Subject: Database design for accounting systems
Date: 1999/04/28
Author: Todd Boyle <>
    Posting History HOME
Would accounting software developers please comment
on this question?

What is the best table design for an integrated accounting
system, given everything that you know today, PCs with 
128Megs RAM, 10 GB Hard disks, etc.?   Flatfile, or normallized,
or Intuit? 

A very common design today, seems to be a collection of separate
tables, one for each major transaction type or journal 
(General Journal, Sales Journal, Cash Receipts Journal, Purchases,

Each table would have index key, date, and a few other
common elements but beyond that, the fields would be different
for each journal (e.g. Sales Journal would have Items, CRJ 
would have Cash Account etc.)  Peachtree Accounting for
Windows is an example of this table design.  The fields and
tables are laid out on Robert Walraven's Pages --Robert probably knows more 
about Peachtree's data files than the programmers left in 

Another design, exemplified by Quickbooks, Quicken and GnuCash, 
has "tables" for parent accounts such as cash and receivable 
accounts, and another "table" with one or more balancing entries 
(the offsetting debit or credit of each transaction) associated 
with each entry.  You can't post a journal entry containing
more than one Accts Receivable or Accts Payable account. 
Scott Treseder has been deciphering their database since 1994,
lays out the tables at

Anybody who has tried to generate a Cash Flow statement from
a database will suspect that Intuit was trying to come up
with a system that is capable, somehow, of reporting on 
the disposition of funds... or maybe I'm being charitable,
maybe they just inherited their table design from early
Quicken designs that were basically only a checkbook.

I've imported data from both QB and PT products. There is
an early version of my Peachtree data import utility at  --basically,
to navigate and search thru all the data, as a CPA it has
always been more convenient for me to "denormalize" the data
by importing all the journals to a single table browse. In
the above VB/Jet application I can instantly resort on any
column heading, set filters, etc.  It is great for surfing
the data set.

I've become more convinced the best table design is a flat file
containing a row for every Debit and Credit of *every* journal
in the same table.  Systems Union SunAccounts and some other
very successful high-end ledgers continue to use this design.
(There are of course, separate tables for Chart of Accounts,
customers etc.)

I know this sounds nuts, having separate lines in the flatfile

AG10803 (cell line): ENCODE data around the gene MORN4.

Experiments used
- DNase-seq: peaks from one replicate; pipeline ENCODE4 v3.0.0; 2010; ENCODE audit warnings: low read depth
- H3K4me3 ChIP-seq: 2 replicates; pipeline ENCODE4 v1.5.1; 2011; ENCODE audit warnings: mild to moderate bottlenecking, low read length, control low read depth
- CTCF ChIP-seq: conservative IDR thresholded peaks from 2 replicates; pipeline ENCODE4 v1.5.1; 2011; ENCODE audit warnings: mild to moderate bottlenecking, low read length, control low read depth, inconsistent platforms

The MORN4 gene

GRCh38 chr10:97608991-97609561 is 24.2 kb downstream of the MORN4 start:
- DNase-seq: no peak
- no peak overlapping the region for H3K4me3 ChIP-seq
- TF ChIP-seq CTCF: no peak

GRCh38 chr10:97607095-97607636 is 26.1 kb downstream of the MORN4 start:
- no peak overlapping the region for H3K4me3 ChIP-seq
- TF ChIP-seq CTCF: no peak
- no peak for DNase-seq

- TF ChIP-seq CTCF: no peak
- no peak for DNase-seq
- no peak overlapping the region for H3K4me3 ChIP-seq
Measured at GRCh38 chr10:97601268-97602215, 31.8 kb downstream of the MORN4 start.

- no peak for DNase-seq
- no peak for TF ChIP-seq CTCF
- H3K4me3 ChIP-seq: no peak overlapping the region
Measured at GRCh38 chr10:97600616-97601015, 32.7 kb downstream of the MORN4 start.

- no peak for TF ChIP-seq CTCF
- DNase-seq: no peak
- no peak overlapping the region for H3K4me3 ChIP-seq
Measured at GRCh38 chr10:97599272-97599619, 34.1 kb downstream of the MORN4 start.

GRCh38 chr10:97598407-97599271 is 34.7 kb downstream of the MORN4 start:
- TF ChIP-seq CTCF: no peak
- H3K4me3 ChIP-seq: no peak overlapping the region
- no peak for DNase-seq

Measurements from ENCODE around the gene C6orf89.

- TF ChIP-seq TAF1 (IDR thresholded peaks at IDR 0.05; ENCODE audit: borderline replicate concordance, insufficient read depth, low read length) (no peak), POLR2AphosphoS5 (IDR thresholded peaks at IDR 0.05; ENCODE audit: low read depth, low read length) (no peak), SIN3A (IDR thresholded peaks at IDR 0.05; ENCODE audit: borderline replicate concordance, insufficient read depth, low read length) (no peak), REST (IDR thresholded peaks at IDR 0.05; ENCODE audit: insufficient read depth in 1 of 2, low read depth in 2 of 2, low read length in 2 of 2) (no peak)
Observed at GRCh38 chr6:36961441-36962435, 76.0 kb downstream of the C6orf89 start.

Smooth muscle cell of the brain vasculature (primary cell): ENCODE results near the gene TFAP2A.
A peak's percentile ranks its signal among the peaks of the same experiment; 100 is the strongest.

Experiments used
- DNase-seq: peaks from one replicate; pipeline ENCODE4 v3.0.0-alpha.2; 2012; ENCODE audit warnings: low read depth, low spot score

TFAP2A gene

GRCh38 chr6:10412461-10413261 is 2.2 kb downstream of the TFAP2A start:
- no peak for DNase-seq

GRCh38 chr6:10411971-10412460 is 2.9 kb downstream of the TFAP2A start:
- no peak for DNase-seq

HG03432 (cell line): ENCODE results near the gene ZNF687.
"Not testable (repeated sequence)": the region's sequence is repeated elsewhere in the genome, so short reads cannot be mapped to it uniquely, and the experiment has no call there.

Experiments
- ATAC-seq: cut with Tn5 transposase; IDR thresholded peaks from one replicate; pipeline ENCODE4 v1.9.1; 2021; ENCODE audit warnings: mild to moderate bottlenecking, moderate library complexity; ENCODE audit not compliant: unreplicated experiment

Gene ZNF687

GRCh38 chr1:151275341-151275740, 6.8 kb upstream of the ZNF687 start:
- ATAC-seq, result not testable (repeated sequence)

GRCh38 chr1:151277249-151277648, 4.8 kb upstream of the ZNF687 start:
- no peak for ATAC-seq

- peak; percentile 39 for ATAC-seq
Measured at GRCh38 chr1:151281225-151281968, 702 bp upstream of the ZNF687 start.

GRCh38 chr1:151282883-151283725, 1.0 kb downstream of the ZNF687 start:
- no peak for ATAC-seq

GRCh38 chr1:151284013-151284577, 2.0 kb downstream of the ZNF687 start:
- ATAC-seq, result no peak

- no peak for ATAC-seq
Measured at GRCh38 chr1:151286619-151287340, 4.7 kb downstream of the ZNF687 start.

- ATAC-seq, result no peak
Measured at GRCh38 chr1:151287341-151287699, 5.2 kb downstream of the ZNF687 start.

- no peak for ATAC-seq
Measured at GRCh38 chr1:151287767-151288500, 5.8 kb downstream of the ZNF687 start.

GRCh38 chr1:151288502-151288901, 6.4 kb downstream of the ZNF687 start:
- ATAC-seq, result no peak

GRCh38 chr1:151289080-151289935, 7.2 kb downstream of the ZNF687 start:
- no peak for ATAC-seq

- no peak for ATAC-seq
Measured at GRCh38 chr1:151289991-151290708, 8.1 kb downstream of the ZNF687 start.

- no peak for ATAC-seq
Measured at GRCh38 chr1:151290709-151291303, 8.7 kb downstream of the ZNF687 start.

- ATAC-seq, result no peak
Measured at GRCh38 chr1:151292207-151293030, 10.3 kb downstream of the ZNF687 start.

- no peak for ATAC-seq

for every line of sales on every invoice, for example.  But
programmers can build components for every purpose, manipulating
accounting data for various journals or reporting, on a
flat file.  Once they have objects that work for one journal, 
it works for all of them.

The absolutely most important priority in accounting software
design is achieving something that can be rapidly maintained 
and morphed into new platforms and architectures.  The 2-5
year delay for "your software provider" to get caught up with
the market is TOO LONG.  It hurts the owner of the business
when their software can't support online selling, for example,
or run off the customer list maintained in ODBC databases or
MS Exchange.  

It is also easier for the *millions* of users to build and save
reports from these flat views, like you see in Peachtree
and Quickbooks, than from "normalized" data where you
have to associate many fields.

This is just magical when you want to mine the data or load
it into an OLAP engine.  And a trial balance can be built
with a single Group-By query.  Multicurrency reports 
and Multicompany consolidations likewise can be done with
surprisingly easy set-oriented SQL commands.

Databases nowadays waste no disk space when a field is blank.  
(For example, the Item ID might be blank for rows that 
are General Journal entries.  In older databases with
fixed length fields, there would be empty space on disk.)

Larger number of fields can be indexed by todays larger
memory addressing space, and searched and processed faster
by faster CPUs. 

Very few small businesses run GLs larger than a few 
megabytes.  In other words, the entire data set fits in
RAM many times over.  Thus, the architecture should be
reoptimized to make it easier for programmers to keep up
with rapidly changing requirements, and easier for the
owners of the data to use it with 3rd party report writers,

* Todd F. Boyle CPA
* International Accounting Services LLC
* 9745-128th Av NE, Kirkland WA 98033       (425) 827-3107

Platform changes are RADICAL and accounting software is never going 
to survive the transition to Webserver based accounting. 

The Business Owner should buy accounting software that maintains
simple, orthogonal data sets.  This is your best insurance against
being stranded in a dead-end product.  No human being can
migrate the Quickbooks data sets. Because the code is too
complex for Intuit to rewrite it in Java or ActiveX for the
Web.  And in 5 years the web will be DUST and you'll be required
to migrate your accounting data AGAIN to something else.  Get it?